|Publication number||US4807523 A|
|Application number||US 07/078,858|
|Publication date||28 Feb 1989|
|Filing date||28 Jul 1987|
|Priority date||30 Jul 1986|
|Also published as||DE3625681A1, EP0255004A2, EP0255004A3, EP0255004B1|
|Publication number||07078858, 078858, US 4807523 A, US 4807523A, US-A-4807523, US4807523 A, US4807523A|
|Inventors||Wolfgang Radtke, Freddie Soethout|
|Original Assignee||Siemens Aktiengesellschaft|
|Export Citation||BiBTeX, EndNote, RefMan|
|Patent Citations (8), Referenced by (28), Classifications (11), Legal Events (5)|
|External Links: USPTO, USPTO Assignment, Espacenet|
This invention relates to a ventilating system for the passenger compartment of an automotive vehicle. More particularly, this invention relates to such a ventilating system in which air is channeled to the vehicle's passenger compartment via an interspace between the vehicle roof and a roof lining.
The passenger compartment of an automobile generally has a size of 2 to 3 m3. In order to cool the passenger compartment in warm weather, 300 to 700 m3 /h of ambient air or air cooled by an air conditioning system are guided through the compartment. Such a high rate of air flow results in many air changes with heavy drafts on the passengers. Opening the side windows of an automobile or sliding roofs likewise leads to large changes in the air in the passenger compartment and at high speeds can result in harmfully high air velocities and noises in the passenger compartment. Because of the annoyance of drafts and of the fear of catching cold, sensitive people frequently dispense with an effective cooling of the passenger compartment.
If, in overheated vehicles, individual passengers direct air discharge nozzles in the dashboard at themselves, the outflowing air can fall on perspiring passengers and lead to rheumatic complaints or to colds.
In order to improve air distribution, cooled air can be conducted through the space between the vehicle roof and the roof lining and let out above the driver. This solution to the ventilating problem, as set forth in U.S. Pat. No. 2,720,149, has required a double-walled rear window which is disadvantageous in passenger vehicles because of the added weight. In addition, only a small improvement of air flow is obtained.
As described in German Patent No. 950 110, the forward roof struts can be used for conducting air from a heat exchanger into an interspace between the roof and a roof lining, the air flowing from the interspace laterally towards the side windows and back towards the rear window of the automobile. While air distribution is improved by such an arrangement, the relatively narrow flow channels are exposed to the sun and cause the air to be heated before it enters the roof space.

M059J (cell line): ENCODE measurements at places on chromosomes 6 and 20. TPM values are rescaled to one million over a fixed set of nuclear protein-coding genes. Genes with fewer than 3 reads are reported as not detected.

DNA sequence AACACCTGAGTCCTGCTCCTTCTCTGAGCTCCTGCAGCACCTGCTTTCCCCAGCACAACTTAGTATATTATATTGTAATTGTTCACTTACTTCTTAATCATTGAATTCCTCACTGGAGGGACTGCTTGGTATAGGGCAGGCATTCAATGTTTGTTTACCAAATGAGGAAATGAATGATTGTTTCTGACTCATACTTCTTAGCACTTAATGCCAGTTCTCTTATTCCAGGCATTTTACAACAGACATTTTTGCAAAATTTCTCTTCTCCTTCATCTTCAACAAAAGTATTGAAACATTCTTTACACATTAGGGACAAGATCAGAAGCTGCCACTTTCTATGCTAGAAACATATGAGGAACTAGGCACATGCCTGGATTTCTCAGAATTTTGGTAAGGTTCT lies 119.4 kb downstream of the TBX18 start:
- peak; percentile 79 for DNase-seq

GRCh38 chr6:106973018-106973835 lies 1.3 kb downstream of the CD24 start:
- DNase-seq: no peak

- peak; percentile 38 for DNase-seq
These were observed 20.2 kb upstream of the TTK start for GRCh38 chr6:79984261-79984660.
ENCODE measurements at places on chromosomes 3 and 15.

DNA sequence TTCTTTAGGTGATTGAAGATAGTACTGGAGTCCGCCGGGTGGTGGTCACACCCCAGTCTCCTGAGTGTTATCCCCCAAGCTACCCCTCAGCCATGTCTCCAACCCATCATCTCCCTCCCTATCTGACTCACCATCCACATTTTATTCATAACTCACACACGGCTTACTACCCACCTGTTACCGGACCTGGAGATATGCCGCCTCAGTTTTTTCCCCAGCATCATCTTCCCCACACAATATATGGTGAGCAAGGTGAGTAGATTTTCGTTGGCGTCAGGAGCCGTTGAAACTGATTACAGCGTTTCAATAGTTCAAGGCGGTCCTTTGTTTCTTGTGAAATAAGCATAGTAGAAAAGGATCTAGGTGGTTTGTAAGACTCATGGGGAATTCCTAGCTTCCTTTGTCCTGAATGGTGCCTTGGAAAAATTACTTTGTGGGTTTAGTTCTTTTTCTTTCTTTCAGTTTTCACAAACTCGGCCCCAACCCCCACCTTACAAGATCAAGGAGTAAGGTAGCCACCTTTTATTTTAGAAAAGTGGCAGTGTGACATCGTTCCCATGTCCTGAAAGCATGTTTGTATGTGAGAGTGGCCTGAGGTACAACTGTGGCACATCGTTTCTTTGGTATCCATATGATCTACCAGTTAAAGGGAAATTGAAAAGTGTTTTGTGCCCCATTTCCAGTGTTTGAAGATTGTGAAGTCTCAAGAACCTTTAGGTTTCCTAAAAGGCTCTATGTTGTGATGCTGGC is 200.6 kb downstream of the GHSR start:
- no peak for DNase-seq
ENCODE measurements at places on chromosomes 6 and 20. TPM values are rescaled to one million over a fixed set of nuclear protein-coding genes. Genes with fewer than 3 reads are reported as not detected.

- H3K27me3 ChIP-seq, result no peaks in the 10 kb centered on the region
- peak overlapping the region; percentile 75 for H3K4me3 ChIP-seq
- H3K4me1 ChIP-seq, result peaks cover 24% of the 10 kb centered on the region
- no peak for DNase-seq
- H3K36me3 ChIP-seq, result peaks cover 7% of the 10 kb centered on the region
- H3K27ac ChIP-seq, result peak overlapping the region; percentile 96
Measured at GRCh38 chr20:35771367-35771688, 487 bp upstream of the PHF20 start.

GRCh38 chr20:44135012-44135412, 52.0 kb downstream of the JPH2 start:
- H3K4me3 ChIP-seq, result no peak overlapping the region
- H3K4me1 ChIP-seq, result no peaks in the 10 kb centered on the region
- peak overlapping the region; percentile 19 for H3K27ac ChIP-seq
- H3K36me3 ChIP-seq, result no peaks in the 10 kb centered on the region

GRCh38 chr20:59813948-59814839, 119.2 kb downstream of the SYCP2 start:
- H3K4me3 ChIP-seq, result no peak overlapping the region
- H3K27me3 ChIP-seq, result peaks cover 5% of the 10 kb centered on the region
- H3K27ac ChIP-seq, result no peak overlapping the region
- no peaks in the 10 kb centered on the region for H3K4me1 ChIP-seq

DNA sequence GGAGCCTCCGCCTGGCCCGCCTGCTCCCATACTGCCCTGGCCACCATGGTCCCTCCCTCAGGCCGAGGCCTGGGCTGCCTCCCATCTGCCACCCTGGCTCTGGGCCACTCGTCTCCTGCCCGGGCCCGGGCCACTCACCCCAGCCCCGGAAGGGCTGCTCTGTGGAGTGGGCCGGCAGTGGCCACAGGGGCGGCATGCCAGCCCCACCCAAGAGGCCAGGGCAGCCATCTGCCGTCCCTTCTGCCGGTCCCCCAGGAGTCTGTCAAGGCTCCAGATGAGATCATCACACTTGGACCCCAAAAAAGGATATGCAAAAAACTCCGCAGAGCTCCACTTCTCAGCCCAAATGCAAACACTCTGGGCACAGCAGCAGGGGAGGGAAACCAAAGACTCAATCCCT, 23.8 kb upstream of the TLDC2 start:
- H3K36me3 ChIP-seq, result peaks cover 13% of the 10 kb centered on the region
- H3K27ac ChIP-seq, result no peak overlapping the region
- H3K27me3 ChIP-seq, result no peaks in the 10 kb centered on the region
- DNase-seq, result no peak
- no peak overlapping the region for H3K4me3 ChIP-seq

A ventilating system is known in which air flows between the roof of a vehicle and a continuous roof lining from the front towards the rear of the vehicle. The roof lining is spaced a predetermined constant distance from the vehicle roof and is provided with outlet openings. The space between the vehicle roof and the roof lining serves to conduct the air. The purpose of this known system is to maintain the window panes of the vehicle free of condensation and frost especially at the beginning of a journey and to ensure a clear view through the windshield and the rear window. Accordingly, air is conducted from the front of the vehicle to the rear without drafts to ensure rapid defrosting. Heated air is blown out of several slots extending parallel to the windshield, is conducted parallel to the windshield and is subsequently guided into the roof space by means of sun visors which must be disposed in predetermined positions for this purpose. From the roof space, the air is conducted essentially along the roof to the rear window. A disadvantage of this arrangement is that the air stream flowing along the windshield can be deflected if the sun visors are not properly positioned. The air can in some instances be deflected upon passengers sitting nearby. The guiding of the air therefore depends on the positioning of the sun visors and is not effective in the sun visors are moved to the side. Moreover, because of the multiplicity of slots parallel to the windshield and because of their small cross-sectional areas and correspondingly large jet surfaces, a large portion of the kinetic energy of the air stream is converted by injection before it reaches the upper edge of the windshield. The high pressure required in the region of the upper edge of the windshield necessitates a high exit velocity with a concomitantly high level of noise. In addition, the flow from the rood lining is non-uniform and practically no outflow occurs in the forward range with the high air velocities. Finally, the outflow is towards the rear end of the vehicle rather than perpendicularly into the passenger compartment.